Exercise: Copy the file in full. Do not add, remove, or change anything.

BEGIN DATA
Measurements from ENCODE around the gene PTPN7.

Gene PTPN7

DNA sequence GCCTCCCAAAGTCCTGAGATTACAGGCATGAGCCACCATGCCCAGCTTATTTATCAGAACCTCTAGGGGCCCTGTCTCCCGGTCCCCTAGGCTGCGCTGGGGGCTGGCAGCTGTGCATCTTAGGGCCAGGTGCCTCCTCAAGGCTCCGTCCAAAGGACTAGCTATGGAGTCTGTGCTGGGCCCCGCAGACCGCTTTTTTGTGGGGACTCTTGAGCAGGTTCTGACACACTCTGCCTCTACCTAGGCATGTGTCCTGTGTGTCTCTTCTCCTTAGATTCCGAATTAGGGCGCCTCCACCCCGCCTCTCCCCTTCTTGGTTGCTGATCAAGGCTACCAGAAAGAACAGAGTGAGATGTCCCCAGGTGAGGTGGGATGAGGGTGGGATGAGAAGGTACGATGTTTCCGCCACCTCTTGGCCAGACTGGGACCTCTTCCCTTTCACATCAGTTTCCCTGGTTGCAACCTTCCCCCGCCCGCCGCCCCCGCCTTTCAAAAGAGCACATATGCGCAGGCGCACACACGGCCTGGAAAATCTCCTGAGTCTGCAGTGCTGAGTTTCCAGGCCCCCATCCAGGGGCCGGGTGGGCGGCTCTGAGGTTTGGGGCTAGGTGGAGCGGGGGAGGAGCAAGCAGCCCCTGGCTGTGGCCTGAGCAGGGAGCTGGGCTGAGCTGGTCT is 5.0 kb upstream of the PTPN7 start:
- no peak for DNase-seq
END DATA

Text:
Measurements from ENCODE around the gene PTPN7.

Gene PTPN7

DNA sequence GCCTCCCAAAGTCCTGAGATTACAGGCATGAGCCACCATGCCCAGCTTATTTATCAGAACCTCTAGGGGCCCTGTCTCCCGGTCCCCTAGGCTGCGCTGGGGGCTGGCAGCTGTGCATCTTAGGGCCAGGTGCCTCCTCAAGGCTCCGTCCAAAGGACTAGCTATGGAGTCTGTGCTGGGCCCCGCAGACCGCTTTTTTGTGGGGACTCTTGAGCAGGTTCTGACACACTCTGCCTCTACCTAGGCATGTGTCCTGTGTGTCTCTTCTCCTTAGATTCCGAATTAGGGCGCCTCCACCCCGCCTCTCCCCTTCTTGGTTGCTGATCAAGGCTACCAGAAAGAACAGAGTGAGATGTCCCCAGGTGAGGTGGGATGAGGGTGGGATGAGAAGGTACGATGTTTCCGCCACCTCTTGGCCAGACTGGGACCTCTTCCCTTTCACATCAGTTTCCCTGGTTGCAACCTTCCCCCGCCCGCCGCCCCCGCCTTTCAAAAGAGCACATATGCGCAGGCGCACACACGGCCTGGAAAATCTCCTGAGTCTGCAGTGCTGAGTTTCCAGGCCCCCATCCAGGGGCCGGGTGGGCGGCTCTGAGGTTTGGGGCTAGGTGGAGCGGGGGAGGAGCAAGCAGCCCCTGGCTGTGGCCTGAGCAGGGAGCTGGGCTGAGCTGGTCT is 5.0 kb upstream of the PTPN7 start:
- no peak for DNase-seq